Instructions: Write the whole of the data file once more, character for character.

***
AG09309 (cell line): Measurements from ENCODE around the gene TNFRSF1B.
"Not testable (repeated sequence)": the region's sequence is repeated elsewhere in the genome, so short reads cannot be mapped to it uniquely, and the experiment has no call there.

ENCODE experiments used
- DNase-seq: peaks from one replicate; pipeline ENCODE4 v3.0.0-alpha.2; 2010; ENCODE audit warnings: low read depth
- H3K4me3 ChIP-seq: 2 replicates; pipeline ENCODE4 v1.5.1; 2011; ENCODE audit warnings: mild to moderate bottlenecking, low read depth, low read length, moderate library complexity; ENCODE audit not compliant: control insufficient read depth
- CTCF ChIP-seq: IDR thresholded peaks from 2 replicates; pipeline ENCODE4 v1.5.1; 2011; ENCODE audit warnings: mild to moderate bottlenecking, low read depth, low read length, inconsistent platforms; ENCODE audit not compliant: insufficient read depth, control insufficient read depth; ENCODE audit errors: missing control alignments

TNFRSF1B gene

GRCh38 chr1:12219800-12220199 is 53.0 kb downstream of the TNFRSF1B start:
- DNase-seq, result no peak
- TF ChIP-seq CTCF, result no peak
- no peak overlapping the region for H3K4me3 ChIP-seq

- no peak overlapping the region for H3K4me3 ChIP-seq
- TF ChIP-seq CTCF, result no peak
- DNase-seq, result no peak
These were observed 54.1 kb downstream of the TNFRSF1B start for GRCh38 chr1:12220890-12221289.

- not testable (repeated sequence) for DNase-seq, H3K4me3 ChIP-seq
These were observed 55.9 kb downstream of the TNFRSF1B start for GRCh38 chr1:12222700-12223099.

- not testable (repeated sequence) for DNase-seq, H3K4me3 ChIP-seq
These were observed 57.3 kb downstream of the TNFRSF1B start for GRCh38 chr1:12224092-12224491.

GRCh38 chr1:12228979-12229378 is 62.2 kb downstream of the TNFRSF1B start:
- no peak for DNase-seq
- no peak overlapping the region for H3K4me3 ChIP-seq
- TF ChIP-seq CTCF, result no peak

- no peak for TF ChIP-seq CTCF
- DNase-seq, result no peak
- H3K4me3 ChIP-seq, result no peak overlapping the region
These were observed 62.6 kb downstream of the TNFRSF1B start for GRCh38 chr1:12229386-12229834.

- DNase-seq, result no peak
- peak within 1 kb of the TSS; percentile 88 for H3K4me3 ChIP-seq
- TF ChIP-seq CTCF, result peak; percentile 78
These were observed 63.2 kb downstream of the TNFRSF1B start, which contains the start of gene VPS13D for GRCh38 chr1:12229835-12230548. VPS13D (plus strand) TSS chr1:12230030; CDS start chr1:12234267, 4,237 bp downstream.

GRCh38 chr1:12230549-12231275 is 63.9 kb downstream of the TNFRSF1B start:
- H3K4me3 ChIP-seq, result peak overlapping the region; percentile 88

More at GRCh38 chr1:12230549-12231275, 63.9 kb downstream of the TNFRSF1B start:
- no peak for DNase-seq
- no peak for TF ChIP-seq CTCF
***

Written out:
AG09309 (cell line): Measurements from ENCODE around the gene TNFRSF1B.
"Not testable (repeated sequence)": the region's sequence is repeated elsewhere in the genome, so short reads cannot be mapped to it uniquely, and the experiment has no call there.

ENCODE experiments used
- DNase-seq: peaks from one replicate; pipeline ENCODE4 v3.0.0-alpha.2; 2010; ENCODE audit warnings: low read depth
- H3K4me3 ChIP-seq: 2 replicates; pipeline ENCODE4 v1.5.1; 2011; ENCODE audit warnings: mild to moderate bottlenecking, low read depth, low read length, moderate library complexity; ENCODE audit not compliant: control insufficient read depth
- CTCF ChIP-seq: IDR thresholded peaks from 2 replicates; pipeline ENCODE4 v1.5.1; 2011; ENCODE audit warnings: mild to moderate bottlenecking, low read depth, low read length, inconsistent platforms; ENCODE audit not compliant: insufficient read depth, control insufficient read depth; ENCODE audit errors: missing control alignments

TNFRSF1B gene

GRCh38 chr1:12219800-12220199 is 53.0 kb downstream of the TNFRSF1B start:
- DNase-seq, result no peak
- TF ChIP-seq CTCF, result no peak
- no peak overlapping the region for H3K4me3 ChIP-seq

- no peak overlapping the region for H3K4me3 ChIP-seq
- TF ChIP-seq CTCF, result no peak
- DNase-seq, result no peak
These were observed 54.1 kb downstream of the TNFRSF1B start for GRCh38 chr1:12220890-12221289.

- not testable (repeated sequence) for DNase-seq, H3K4me3 ChIP-seq
These were observed 55.9 kb downstream of the TNFRSF1B start for GRCh38 chr1:12222700-12223099.

- not testable (repeated sequence) for DNase-seq, H3K4me3 ChIP-seq
These were observed 57.3 kb downstream of the TNFRSF1B start for GRCh38 chr1:12224092-12224491.

GRCh38 chr1:12228979-12229378 is 62.2 kb downstream of the TNFRSF1B start:
- no peak for DNase-seq
- no peak overlapping the region for H3K4me3 ChIP-seq
- TF ChIP-seq CTCF, result no peak

- no peak for TF ChIP-seq CTCF
- DNase-seq, result no peak
- H3K4me3 ChIP-seq, result no peak overlapping the region
These were observed 62.6 kb downstream of the TNFRSF1B start for GRCh38 chr1:12229386-12229834.

- DNase-seq, result no peak
- peak within 1 kb of the TSS; percentile 88 for H3K4me3 ChIP-seq
- TF ChIP-seq CTCF, result peak; percentile 78
These were observed 63.2 kb downstream of the TNFRSF1B start, which contains the start of gene VPS13D for GRCh38 chr1:12229835-12230548. VPS13D (plus strand) TSS chr1:12230030; CDS start chr1:12234267, 4,237 bp downstream.

GRCh38 chr1:12230549-12231275 is 63.9 kb downstream of the TNFRSF1B start:
- H3K4me3 ChIP-seq, result peak overlapping the region; percentile 88

More at GRCh38 chr1:12230549-12231275, 63.9 kb downstream of the TNFRSF1B start:
- no peak for DNase-seq
- no peak for TF ChIP-seq CTCF